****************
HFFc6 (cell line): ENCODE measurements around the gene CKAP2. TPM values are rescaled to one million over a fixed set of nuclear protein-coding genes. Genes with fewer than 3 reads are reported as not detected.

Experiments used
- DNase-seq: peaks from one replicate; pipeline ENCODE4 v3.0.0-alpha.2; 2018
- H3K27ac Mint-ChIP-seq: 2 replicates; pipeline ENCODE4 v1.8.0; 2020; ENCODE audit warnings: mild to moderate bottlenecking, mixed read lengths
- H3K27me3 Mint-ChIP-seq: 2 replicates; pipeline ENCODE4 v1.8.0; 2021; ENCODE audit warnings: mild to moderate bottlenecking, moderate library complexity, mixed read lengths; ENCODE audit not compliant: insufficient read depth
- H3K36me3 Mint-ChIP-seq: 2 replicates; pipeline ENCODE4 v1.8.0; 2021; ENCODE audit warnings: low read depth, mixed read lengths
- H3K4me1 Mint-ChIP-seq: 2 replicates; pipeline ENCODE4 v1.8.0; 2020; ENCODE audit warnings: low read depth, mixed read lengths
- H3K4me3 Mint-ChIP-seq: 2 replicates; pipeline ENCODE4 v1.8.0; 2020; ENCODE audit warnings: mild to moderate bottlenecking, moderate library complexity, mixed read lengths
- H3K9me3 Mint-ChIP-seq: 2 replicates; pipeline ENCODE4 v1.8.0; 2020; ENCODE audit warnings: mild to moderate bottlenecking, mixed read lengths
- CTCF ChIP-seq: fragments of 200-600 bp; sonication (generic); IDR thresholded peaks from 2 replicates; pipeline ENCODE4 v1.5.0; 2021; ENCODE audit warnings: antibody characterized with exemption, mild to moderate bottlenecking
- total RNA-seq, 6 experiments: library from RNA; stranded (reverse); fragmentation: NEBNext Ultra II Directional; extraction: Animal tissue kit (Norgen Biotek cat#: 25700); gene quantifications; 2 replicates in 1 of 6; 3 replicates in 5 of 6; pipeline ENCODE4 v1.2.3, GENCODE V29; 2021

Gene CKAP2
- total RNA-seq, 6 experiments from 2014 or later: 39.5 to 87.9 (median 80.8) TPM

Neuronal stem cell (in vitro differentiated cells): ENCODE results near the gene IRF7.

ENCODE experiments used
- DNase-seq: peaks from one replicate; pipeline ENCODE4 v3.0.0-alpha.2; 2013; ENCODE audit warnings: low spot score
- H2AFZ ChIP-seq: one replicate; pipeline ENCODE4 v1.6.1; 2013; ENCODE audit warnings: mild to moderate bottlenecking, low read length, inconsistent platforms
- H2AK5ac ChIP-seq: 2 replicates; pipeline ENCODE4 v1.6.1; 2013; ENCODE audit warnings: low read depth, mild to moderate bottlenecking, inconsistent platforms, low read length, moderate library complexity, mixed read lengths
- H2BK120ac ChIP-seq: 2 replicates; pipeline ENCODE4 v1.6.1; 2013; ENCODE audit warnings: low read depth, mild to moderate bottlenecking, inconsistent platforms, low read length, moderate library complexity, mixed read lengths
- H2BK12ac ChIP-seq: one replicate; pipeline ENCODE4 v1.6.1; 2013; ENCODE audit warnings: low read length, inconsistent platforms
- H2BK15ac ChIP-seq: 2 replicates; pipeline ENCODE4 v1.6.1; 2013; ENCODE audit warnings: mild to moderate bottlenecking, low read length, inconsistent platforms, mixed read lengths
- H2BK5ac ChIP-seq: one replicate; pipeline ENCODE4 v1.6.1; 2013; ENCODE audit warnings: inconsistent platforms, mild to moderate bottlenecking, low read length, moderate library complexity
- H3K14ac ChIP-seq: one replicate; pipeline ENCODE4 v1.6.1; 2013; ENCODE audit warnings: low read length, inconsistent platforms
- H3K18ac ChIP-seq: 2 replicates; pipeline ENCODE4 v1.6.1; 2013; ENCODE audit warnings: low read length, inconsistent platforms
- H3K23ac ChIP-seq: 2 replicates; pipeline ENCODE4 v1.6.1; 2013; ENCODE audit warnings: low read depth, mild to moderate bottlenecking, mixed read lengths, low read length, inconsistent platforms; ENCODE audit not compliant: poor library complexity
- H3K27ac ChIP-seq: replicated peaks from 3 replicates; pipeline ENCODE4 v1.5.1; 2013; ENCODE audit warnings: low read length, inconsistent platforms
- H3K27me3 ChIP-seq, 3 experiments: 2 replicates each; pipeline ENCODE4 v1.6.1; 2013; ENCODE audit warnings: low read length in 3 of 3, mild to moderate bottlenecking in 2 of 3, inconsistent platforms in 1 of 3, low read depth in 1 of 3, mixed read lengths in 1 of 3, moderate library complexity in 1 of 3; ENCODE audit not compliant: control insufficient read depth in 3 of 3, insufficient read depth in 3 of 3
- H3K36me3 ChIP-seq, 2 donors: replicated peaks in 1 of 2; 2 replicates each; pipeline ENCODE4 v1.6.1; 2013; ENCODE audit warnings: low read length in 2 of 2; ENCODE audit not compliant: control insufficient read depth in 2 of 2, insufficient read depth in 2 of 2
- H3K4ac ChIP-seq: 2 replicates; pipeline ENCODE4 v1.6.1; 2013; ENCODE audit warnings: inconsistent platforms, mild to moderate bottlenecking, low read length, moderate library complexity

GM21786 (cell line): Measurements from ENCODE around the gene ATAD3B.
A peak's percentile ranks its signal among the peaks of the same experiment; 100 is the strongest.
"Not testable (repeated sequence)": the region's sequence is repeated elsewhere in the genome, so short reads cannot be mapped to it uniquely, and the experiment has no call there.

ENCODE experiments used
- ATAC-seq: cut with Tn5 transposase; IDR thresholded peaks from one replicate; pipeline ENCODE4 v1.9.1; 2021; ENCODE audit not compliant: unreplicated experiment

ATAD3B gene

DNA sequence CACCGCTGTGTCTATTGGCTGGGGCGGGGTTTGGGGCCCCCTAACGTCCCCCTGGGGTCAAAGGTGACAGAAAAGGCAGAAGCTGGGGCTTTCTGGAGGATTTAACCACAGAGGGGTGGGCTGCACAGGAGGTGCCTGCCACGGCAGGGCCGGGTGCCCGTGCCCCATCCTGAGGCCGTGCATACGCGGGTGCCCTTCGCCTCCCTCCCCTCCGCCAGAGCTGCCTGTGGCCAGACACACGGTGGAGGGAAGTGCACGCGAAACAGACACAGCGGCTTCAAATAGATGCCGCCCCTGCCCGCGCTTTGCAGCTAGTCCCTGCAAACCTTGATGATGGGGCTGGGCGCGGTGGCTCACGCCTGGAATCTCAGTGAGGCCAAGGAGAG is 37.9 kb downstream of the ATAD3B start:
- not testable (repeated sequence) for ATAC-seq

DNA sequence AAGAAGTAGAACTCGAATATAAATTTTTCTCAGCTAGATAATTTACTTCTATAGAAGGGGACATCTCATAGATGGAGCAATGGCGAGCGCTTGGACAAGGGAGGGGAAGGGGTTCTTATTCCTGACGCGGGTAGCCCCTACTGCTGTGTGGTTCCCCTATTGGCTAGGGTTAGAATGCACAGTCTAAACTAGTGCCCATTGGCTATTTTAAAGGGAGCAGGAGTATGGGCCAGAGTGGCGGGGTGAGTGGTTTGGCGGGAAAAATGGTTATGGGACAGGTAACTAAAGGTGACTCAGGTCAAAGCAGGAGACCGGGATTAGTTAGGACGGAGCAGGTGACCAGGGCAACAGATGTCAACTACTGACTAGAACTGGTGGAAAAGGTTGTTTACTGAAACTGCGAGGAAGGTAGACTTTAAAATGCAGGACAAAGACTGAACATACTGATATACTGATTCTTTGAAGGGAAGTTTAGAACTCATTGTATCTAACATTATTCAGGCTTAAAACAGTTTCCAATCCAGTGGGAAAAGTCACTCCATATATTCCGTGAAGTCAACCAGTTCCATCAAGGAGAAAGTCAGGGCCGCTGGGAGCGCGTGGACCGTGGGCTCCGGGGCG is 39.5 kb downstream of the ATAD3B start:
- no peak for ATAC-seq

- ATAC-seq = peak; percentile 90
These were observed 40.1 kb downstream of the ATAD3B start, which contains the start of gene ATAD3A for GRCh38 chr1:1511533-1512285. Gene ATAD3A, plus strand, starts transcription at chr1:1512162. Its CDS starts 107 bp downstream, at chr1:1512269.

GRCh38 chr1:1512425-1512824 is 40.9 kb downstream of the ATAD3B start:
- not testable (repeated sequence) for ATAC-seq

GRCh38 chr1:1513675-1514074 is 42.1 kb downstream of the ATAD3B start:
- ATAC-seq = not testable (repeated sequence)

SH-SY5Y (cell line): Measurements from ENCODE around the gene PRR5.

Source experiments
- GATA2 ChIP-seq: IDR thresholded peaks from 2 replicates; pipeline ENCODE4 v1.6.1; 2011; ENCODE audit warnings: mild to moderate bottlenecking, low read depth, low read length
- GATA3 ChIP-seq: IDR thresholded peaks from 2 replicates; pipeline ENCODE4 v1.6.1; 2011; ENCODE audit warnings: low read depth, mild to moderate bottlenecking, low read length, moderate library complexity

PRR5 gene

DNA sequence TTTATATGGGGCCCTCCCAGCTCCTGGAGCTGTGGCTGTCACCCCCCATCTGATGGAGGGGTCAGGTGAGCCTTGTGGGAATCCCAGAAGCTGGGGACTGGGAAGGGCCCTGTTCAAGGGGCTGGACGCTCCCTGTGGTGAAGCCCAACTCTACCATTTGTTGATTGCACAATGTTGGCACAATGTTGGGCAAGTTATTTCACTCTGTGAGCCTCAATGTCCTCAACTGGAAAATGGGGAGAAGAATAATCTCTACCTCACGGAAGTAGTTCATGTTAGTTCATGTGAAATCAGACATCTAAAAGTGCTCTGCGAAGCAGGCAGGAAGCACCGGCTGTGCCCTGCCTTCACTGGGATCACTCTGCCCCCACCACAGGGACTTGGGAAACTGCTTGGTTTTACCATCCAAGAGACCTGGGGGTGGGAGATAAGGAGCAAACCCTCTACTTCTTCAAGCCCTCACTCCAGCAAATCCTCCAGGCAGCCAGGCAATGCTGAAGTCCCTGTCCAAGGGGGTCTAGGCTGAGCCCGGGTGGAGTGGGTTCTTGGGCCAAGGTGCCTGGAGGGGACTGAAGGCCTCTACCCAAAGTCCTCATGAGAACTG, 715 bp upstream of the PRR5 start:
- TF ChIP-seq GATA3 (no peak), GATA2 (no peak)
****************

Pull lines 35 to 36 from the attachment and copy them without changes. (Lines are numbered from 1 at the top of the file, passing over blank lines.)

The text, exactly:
ATAD3B gene

DNA sequence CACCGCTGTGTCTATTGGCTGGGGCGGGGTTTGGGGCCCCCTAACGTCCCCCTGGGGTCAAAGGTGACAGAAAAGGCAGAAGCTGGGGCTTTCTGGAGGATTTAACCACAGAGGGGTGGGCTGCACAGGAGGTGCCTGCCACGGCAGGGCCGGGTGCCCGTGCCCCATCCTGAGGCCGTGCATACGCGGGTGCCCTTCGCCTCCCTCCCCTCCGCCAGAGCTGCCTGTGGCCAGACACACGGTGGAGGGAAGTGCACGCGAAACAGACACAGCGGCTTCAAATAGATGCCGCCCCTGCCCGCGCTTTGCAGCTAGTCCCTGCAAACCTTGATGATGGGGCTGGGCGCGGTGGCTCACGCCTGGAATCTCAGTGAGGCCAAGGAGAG is 37.9 kb downstream of the ATAD3B start: